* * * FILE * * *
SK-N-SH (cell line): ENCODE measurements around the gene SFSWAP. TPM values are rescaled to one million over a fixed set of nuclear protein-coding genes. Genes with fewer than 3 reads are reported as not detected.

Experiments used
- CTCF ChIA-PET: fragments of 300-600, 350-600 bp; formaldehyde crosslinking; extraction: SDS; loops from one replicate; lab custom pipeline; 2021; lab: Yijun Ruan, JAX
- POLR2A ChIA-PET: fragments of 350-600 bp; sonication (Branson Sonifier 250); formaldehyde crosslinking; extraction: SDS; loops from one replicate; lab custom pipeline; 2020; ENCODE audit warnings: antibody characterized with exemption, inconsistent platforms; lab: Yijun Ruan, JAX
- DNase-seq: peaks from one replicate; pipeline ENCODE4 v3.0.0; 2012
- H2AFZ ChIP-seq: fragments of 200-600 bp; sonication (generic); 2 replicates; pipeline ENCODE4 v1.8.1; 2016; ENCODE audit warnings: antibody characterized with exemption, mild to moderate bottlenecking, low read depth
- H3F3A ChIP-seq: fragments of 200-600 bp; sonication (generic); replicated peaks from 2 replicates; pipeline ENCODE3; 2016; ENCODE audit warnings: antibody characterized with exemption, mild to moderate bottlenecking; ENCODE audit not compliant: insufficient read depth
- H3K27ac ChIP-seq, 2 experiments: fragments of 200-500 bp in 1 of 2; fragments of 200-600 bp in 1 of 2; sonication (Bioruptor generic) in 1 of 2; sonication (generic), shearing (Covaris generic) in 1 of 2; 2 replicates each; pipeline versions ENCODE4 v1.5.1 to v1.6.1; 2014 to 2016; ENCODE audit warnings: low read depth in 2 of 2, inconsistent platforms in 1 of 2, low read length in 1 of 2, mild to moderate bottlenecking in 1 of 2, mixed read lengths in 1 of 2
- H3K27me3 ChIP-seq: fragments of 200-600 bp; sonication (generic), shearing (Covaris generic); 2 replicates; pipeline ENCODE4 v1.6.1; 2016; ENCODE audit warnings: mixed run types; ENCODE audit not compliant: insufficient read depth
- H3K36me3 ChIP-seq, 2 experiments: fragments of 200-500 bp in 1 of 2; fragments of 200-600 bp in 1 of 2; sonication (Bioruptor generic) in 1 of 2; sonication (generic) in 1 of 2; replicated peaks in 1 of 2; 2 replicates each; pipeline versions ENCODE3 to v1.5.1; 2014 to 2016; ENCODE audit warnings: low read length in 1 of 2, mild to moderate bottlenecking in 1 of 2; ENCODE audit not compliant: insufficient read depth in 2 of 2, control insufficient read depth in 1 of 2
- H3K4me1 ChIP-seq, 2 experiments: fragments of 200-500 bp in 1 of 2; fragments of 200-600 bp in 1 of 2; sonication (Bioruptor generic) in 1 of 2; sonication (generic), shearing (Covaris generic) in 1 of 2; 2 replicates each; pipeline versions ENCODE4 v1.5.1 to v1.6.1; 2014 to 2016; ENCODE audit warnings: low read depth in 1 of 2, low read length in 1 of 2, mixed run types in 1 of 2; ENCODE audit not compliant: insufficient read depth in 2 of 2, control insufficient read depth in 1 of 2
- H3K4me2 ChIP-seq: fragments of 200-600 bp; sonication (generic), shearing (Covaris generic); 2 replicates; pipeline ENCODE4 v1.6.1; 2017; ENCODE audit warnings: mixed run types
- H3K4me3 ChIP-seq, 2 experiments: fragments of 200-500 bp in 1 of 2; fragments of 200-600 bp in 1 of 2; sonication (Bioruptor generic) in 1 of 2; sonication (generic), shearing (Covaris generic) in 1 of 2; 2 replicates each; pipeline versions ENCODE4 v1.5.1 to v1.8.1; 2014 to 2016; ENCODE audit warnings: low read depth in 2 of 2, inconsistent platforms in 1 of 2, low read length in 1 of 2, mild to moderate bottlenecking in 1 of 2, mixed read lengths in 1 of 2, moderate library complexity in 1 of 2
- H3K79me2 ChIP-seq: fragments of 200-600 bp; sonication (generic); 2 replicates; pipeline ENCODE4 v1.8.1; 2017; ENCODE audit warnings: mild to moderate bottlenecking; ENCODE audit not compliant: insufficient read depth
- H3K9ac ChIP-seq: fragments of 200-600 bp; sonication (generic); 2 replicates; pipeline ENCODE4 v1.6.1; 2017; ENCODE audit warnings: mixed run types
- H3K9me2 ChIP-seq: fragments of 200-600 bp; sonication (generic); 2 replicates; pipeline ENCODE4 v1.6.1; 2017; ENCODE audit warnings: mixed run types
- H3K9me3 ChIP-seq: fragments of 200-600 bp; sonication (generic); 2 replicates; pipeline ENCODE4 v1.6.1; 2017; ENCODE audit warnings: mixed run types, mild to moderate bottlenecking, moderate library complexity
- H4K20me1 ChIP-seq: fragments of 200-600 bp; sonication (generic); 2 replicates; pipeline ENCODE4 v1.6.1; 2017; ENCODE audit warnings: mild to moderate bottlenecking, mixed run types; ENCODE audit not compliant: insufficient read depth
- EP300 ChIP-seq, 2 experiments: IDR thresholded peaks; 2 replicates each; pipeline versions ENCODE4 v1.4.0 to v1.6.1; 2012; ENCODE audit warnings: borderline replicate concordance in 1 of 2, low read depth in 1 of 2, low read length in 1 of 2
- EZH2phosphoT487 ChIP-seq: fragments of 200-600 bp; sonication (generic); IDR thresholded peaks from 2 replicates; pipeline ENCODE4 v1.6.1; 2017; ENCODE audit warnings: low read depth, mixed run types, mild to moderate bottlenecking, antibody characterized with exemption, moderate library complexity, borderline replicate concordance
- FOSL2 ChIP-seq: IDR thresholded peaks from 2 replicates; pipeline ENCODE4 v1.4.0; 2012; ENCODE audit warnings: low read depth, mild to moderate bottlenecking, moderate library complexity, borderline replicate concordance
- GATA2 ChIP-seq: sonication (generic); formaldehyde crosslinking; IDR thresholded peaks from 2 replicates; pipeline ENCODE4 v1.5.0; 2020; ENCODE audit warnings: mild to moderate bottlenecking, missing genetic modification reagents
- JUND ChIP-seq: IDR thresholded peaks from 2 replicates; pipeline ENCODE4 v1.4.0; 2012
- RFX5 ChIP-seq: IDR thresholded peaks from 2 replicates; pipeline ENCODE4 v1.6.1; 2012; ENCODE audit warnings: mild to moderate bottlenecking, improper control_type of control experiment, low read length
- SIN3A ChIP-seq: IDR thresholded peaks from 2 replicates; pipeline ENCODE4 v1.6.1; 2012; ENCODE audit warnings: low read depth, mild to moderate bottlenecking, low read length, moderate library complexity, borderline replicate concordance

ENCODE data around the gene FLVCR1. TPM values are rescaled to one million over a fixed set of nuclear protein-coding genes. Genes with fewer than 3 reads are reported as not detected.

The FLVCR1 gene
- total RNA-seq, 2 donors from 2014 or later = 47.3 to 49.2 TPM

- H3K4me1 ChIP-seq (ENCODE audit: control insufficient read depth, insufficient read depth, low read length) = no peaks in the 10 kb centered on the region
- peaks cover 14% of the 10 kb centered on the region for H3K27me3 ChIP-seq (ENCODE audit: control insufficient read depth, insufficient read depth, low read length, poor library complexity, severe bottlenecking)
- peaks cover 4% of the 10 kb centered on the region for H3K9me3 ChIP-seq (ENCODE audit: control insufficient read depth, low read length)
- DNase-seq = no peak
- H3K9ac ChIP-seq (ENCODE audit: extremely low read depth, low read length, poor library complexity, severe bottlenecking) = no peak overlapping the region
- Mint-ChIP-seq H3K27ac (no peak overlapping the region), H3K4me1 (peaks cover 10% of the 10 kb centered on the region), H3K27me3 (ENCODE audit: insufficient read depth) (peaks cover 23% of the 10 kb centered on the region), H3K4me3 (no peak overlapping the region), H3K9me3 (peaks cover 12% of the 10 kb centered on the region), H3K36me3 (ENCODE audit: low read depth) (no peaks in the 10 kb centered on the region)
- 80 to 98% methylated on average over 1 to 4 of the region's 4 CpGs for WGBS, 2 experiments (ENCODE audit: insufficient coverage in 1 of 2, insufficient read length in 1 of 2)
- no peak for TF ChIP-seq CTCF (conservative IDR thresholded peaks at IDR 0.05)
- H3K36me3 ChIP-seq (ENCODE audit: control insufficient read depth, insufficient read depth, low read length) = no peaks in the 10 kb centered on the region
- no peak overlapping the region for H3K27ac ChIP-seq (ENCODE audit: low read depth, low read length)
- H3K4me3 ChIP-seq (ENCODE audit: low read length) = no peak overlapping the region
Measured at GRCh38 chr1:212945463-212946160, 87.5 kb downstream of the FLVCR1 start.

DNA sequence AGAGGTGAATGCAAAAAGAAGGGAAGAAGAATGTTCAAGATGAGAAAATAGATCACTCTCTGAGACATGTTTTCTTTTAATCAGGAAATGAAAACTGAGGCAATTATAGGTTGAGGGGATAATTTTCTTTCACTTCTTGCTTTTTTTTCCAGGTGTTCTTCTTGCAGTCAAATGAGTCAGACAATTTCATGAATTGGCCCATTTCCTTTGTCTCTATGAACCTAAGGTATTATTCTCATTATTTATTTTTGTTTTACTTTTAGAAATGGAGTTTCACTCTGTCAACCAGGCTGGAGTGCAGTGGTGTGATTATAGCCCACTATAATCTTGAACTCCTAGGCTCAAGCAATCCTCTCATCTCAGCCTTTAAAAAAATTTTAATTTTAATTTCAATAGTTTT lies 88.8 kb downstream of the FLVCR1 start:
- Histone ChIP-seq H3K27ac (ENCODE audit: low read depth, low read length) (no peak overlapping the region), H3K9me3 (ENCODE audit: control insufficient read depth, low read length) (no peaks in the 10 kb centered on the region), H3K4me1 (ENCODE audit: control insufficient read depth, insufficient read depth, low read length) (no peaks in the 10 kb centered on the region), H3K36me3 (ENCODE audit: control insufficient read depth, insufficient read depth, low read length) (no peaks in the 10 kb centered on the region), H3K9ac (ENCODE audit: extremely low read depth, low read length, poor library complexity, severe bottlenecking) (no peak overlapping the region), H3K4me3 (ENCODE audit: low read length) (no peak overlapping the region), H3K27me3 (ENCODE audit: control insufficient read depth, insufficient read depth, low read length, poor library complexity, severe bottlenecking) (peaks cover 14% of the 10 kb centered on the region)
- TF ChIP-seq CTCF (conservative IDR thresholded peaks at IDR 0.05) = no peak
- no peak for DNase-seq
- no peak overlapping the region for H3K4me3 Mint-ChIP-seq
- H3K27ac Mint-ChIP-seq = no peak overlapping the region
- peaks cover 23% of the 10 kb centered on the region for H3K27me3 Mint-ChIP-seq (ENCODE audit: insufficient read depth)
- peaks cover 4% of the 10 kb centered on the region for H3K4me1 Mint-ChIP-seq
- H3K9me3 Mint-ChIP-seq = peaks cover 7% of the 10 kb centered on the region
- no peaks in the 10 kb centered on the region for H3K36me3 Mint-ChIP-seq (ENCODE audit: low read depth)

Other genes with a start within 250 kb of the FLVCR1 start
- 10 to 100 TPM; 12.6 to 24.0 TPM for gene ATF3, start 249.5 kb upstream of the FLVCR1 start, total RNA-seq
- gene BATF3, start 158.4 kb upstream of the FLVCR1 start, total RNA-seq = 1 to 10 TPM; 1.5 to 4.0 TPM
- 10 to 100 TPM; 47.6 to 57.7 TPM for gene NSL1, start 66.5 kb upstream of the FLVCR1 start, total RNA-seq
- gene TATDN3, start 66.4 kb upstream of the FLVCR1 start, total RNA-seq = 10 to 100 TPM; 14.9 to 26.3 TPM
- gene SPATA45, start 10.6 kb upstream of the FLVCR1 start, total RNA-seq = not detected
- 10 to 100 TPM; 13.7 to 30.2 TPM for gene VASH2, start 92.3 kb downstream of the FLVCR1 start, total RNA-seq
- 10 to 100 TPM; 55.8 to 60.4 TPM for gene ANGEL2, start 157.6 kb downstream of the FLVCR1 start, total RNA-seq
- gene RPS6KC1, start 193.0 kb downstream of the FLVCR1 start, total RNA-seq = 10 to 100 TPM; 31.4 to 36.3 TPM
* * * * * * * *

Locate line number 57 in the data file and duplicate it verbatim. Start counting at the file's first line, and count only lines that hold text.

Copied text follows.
- 10 to 100 TPM; 13.7 to 30.2 TPM for gene VASH2, start 92.3 kb downstream of the FLVCR1 start, total RNA-seq